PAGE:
Built in the 12th century, Malaspina Castle, set atop the Seravalle Hill, overlooks the colourful houses of Sas Covas, the medieval streets, which cascade downwards towards the town below. Formerly located in the shadow of St. Peter’s Church to the east, the ‘new’ town was moved to nestle under the protection of the hill and castle, with the Cathedral becoming the parish church, and making the town less vulnerable to invaders.
A small admission fee gives you leave to explore the ruins of the castle, with an information sheet (available in English) and your imagination to conjure up a picture of the important defensive role the castle with its walls and towers formed through the centuries. The Church of Regnos Altos is still in use, especially for festival events, and inside can be seen the 14th century frescoes, discovered and restored less than 100 years ago, depicting the Adoration of the Magi, the Last Supper, St George and the Dragon, and St Christopher – and more besides.
At certain times during the Summer months, the Castle and/or the Cathedral become the focal point of traditional feasts and celebrations at which visitors are welcome. To get caught up in the festive, sometimes slightly chaotic nature of these events is to truly feel a part of the town and its history.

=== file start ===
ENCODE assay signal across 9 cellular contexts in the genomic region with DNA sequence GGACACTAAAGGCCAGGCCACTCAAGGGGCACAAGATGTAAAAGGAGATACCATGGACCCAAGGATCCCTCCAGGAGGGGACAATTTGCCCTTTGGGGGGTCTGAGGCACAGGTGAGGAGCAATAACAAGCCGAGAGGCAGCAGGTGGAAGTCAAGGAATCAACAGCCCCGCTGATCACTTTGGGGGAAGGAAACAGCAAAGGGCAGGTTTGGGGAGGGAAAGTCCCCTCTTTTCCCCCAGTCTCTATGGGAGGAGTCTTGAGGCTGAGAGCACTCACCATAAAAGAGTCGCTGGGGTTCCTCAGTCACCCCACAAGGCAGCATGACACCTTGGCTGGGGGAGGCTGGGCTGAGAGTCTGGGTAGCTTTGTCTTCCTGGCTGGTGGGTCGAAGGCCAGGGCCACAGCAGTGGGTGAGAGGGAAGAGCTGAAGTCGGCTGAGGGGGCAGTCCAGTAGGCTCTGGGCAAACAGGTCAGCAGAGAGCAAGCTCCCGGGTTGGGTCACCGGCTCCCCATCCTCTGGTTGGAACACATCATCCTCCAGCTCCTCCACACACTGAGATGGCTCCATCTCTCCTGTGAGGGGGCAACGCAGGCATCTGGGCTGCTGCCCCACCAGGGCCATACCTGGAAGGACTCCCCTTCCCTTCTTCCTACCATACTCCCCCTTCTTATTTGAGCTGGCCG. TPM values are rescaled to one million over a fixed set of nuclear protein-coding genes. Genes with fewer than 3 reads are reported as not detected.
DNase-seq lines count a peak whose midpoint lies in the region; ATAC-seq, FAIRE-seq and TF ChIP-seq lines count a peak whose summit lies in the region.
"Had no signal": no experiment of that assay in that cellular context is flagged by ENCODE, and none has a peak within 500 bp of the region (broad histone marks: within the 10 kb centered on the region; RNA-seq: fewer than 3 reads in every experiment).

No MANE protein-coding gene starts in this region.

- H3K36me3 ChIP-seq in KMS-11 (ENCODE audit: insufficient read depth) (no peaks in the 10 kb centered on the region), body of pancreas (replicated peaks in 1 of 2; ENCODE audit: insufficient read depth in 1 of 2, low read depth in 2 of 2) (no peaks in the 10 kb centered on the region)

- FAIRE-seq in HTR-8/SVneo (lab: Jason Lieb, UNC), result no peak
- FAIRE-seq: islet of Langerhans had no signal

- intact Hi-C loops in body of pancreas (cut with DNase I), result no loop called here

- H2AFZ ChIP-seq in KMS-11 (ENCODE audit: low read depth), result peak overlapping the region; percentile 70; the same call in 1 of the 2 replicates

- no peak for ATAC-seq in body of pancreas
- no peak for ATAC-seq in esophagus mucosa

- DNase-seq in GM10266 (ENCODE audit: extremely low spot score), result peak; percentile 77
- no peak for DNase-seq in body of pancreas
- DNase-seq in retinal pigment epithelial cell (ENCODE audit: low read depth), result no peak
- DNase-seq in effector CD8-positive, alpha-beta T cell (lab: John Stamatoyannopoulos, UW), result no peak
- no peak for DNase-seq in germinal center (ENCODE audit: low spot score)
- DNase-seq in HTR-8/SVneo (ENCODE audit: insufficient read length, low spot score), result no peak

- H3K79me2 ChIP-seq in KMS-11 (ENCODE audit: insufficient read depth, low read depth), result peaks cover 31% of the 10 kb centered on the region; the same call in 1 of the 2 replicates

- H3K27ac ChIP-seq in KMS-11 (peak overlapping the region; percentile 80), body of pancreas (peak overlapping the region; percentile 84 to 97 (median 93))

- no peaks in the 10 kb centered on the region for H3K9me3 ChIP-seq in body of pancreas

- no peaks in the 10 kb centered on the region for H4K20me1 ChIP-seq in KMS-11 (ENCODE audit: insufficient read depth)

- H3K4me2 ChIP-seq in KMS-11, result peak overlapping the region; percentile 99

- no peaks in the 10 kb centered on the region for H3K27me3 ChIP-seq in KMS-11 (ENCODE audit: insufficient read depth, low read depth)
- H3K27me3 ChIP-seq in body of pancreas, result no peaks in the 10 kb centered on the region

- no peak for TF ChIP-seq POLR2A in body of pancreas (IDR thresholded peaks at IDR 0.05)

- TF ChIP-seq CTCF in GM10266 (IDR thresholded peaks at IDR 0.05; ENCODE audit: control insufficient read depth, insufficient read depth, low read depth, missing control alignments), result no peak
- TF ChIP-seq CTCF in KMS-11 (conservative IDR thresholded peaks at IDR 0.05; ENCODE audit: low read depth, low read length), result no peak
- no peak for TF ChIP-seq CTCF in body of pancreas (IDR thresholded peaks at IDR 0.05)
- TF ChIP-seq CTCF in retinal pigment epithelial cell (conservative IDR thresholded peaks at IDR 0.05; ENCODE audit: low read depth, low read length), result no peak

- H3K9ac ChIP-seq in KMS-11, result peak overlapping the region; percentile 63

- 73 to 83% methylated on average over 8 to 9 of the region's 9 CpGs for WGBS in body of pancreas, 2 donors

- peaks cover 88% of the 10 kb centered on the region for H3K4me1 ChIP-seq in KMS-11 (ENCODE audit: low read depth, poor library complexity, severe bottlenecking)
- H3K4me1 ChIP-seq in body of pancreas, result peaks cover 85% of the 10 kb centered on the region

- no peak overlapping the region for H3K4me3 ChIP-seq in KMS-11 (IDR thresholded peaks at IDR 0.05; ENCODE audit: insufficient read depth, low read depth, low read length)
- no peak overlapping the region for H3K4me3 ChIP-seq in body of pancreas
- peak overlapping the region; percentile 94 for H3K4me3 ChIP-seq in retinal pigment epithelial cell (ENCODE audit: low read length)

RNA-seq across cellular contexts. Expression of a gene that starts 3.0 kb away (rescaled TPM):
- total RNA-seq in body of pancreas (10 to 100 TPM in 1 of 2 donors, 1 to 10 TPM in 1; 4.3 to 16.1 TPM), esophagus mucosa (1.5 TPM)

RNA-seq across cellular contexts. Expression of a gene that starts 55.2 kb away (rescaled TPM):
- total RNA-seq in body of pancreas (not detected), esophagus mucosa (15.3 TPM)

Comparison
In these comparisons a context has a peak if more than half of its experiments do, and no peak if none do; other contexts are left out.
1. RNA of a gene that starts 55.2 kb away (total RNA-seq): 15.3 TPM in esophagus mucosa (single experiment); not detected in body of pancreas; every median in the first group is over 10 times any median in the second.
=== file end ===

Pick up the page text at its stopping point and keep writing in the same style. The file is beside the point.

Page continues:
This writer’s favourite time of year is to be in Bosa for the Feast of Our Lady of Regnos Altos, held annually over the second weekend of September. Leading up to the festivities, there is much activity in the streets of the old town as the locals spend much time, care and artistic licence building colourful shrines to Our Lady. Decked in drapes, traditional lace, reeds, branches, flowers, candles – the shrines range from simple to very ornate, and as you wander along this is a wonderful opportunity to meet the locals, vigilant at their particular altars, say a quiet prayer or two if that is your inclination, admire their handiwork and take pictures – they will be delighted and so welcoming. Over the weekend tables are set up for the sharing of local food and drink. Processions take place though the town, culminating on Sunday evening with clergy, band, costumed folk groups and local people (and you!), walking through the old streets between cathedral and castle, to celebrate an open air Mass in the Castle grounds. A large platform is set up for the altar and the concelebrants so whether you are early enough to secure a seat, or simply to stand, to participate is an experience.
Check general opening times for the Castle, which vary according to season, wear comfortable shoes and be prepared to break your climb several times to wonder at the stunning views. At the foot of the Castle walls refreshment can be purchased from a café kiosk.